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Author Topic: need some more advice.....  (Read 1045 times)
jgarzasr
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« on: September 09, 2005, 12:52:32 PM »

A few questions to those who have the answers and experience...

I have not cleaned up all the Cross comb between the two deeps (brood boxes) and I know it is mainly Drone Comb.  Is this something that most of you get and do you constantly remove it.  My plan is this weekend to get down in between those boxes and scrape off.  any advice?

Also - are bees a little more aggressive this time of year - my last hive check - the bees were as mean as they have ever been.. not sure if it is because summer is over?

I am very interested in starting a couple TBH's next year - just curious to anyone that uses them out there - Can I start those types of hives with package bees?  And how well do they over winter?

Thanks for the replies.
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Michael Bush
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« Reply #1 on: September 09, 2005, 02:42:50 PM »

>I have not cleaned up all the Cross comb between the two deeps (brood boxes) and I know it is mainly Drone Comb.

Between one box and the next?  Or between one frame and the next horizontally?

> Is this something that most of you get and do you constantly remove it.

I usually leave it between the boxes and I usually clean it up between the frames.

>My plan is this weekend to get down in between those boxes and scrape off. any advice?

If there is a lot of it, get a bucket with a lid and scrape it into the bucket.

>Also - are bees a little more aggressive this time of year

Depends on the flow.

> - my last hive check - the bees were as mean as they have ever been.. not sure if it is because summer is over?

Probably a dearth and a lot of idle older bees.

>I am very interested in starting a couple TBH's next year - just curious to anyone that uses them out there

I have several.

> - Can I start those types of hives with package bees?

That would be the easiest.

> And how well do they over winter?

Fine.  Same as regular hives.  The bees just move horizontally.  Just make sure they start the winter at one end or the other so they don't move to one end and starve with stores at the other end.

Pictures of my TBH at www.bushfarms.com
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Michael Bush
My website:  bushfarms.com/bees.htm
My book:  ThePracticalBeekeeper.com
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"Everything works if you let it."--Rick Nielsen
jgarzasr
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« Reply #2 on: September 09, 2005, 04:01:40 PM »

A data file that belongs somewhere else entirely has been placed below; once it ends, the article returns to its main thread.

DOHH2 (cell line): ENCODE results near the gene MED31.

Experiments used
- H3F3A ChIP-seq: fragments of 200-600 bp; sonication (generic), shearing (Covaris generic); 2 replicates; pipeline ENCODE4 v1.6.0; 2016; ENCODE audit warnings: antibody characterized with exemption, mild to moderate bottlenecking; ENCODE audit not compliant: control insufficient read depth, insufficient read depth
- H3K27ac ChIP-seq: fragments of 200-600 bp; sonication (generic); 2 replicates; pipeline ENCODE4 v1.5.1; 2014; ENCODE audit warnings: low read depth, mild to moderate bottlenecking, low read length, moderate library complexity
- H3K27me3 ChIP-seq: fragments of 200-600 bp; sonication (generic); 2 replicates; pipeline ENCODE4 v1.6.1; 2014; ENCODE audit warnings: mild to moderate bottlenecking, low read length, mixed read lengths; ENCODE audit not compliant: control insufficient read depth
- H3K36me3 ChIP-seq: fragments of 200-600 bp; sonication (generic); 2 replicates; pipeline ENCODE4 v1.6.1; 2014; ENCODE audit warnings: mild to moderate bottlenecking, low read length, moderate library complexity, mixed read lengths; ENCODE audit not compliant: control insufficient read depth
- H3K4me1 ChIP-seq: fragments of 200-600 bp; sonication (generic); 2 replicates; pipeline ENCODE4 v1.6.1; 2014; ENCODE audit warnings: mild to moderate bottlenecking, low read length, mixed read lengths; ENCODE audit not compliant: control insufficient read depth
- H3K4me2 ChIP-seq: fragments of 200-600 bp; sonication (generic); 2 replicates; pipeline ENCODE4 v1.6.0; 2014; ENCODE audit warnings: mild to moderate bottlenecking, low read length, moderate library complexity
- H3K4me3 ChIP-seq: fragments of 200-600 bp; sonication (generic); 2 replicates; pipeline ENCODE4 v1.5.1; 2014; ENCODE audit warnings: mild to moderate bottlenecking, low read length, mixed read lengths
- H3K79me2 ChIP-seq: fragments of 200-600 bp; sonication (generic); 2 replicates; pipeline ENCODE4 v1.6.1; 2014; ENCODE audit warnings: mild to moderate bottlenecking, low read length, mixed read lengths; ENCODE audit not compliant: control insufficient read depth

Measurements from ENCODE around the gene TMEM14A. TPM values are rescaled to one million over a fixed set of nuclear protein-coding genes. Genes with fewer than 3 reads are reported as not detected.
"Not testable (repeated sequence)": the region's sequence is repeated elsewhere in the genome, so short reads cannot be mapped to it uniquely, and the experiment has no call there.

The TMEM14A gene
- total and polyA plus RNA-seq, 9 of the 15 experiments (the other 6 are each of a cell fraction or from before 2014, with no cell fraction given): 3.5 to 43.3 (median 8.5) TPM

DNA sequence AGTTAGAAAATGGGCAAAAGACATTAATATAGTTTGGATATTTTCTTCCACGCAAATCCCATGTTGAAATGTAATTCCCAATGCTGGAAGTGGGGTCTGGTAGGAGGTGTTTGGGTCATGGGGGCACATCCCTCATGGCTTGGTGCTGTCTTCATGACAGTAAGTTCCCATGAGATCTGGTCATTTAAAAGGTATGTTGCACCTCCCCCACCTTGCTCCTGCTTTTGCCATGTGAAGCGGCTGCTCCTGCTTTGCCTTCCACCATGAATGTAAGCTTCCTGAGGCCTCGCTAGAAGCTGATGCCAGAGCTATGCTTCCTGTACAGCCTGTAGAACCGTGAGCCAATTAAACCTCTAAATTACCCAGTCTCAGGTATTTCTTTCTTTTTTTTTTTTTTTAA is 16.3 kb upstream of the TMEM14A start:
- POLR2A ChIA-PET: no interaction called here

Thanks Michael for the reply.  The cross comb I was talking about is between one box and the next.  I guess I assumed that this area should be clean - so it won't hurt to leave that comb?  I know that when I do break the boxes apart - that comb will be broke open anyway - wouldn't it be better to just scrape it all off?  I plan on doing a mite check pretty soon - if there is no varroa found - do I really need to get down to the bottom box? or should I still treat for tracheal mites w/menthol - which I believe has to be placed in the bottom Brood box.  I believe I don't have much time left to treat w/ menthol as the temps are getting colder?
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Michael Bush
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« Reply #3 on: September 09, 2005, 04:11:08 PM »

>The cross comb I was talking about is between one box and the next. I guess I assumed that this area should be clean - so it won't hurt to leave that comb?

The only problem is that it sometimes picks up the frame below when you lift the frame above.  I just leave it.  The bees usually seem to either put drones there or honey.

>I know that when I do break the boxes apart - that comb will be broke open anyway - wouldn't it be better to just scrape it all off?

Some people would.  I don't bother.

> I plan on doing a mite check pretty soon - if there is no varroa found - do I really need to get down to the bottom box?

I like to get down to the bottom in the spring and the fall at least and probably at least once in the middle of swarm season.  In the fall I'm looking to make sure they are queenright going into winter and if they have some pollen, but not too clogged up with pollen.

> or should I still treat for tracheal mites w/menthol - which I believe has to be placed in the bottom Brood box.

I have never treated with menthol.  If you have evidence of tracheal mites I'd probably treat with grease patties and menthol and get a new queen from a different breeder.

Personally, I don't treat for tracheal mites.  If any of my bees are susceptable to tracheal mites, I don't want them anyway.
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Michael Bush
My website:  bushfarms.com/bees.htm
My book:  ThePracticalBeekeeper.com
-------------------
"Everything works if you let it."--Rick Nielsen
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